Downward Spiral

The Vigo County Public Library in Terre Haute asked members of River City Art Association and Wabash Valley Art Guild to submit artwork for an exhibit in March inspired by the 2014 Wabash Valley Big Read book selection “The Magnificent Ambersons” by Indiana author Booth Tarkington.

Downward Spiral is my submission as a member of River City Art Association.

Downward Spiral by Sheila K. Ter Meer

The words “downward spiraling fortunes” on the back cover of “The Magnificent Ambersons” inspired me to create digitally altered images and present them in my interpretation of an art form used by early Renaissance painters.

A polyptych generally refers to a painting (usually panel painting) divided into sections, or panels, that collectively tell a story. Polyptychs typically display one “central” or “main” panel that is usually the largest of the attachments, while the other panels are called “side” panels, or “wings.” Sometimes, the panels can be varied in arrangement to show different “views” in the piece. Heptaptych is the terminology for seven parts or panels integrated into a particular piece of work.

The five main panels in “Downward Spiral” are my photographs arranged in the semblance of a child’s pinwheel, prominently featuring George Amberson Minafer at the center of attention. The four vanes of the pinwheel represent the lives of the Amberson and Morgan families revolving around the spoiled, selfish Georgie. The clock and gear background panels – symbolizing time and progress – complete the heptaptych.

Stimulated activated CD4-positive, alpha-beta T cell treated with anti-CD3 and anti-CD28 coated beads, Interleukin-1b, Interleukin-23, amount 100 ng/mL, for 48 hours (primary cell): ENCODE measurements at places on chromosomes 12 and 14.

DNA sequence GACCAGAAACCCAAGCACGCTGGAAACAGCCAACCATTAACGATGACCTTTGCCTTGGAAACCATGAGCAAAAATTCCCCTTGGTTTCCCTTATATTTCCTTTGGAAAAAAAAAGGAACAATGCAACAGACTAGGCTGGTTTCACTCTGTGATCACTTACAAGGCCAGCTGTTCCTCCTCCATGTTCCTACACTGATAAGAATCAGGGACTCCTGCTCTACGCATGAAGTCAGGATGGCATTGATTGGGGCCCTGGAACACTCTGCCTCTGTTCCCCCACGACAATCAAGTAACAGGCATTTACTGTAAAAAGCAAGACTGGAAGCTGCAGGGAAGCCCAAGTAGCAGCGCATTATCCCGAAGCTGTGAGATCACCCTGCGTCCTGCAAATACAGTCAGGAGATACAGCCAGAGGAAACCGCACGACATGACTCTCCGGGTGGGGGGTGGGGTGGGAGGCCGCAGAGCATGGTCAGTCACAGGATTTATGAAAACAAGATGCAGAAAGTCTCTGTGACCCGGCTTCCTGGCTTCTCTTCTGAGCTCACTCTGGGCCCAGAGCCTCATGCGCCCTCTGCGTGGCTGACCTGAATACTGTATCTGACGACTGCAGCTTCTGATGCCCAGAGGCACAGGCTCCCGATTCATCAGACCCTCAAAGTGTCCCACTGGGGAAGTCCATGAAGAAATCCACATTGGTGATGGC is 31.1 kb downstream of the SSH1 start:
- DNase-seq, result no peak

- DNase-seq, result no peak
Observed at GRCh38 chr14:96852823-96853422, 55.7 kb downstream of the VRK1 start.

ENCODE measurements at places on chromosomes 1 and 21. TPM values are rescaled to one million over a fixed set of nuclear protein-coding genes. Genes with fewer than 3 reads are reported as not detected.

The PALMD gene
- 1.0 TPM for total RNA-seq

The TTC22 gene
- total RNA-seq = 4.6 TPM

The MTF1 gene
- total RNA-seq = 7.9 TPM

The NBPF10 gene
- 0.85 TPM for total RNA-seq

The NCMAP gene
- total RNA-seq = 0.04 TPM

I used a computer version of another child’s toy, a kaleidoscope filter in a photo editing program, to create the spiraling effect of little Georgie’s thoughts in a tizzy and the lives affected by his deplorable words and deeds.

About halfway through the book, George overreacts to gossip about his mother and the rumor of her marrying Eugene Morgan. His “nightmarish” behavior sends the lives of everyone around him spiraling out of control.

Jealousy and the idea of not being the center of his mother’s attention, love and affection, and Little Georgie’s unwillingness to change with the times –  along with his refusal to take a profession and make an honest living –  tarnishes his relationship with Eugene Morgan and the love of his life, Lucy Morgan.

The inaction of Major Amberson – set in his ways, living in the past – and failed investments by George’s father, Wilbur, his Aunt Fanny and Uncle George also lead to a series of unfortunate events.

I decided on sepia tone to paint a town turned a dingy brown from the soot of coal-fired chimneys and pollution from the too close for comfort proximity of factories.

I chose a frame representative of the late-1800s, early-1900s with tarnished silver and gold trim to symbolize the family’s diminishing wealth; the mansion and Amberson holdings, falling in a state of disrepair; and in George’s mind’s eye, his father’s tarnished memory and his mother’s tarnished reputation.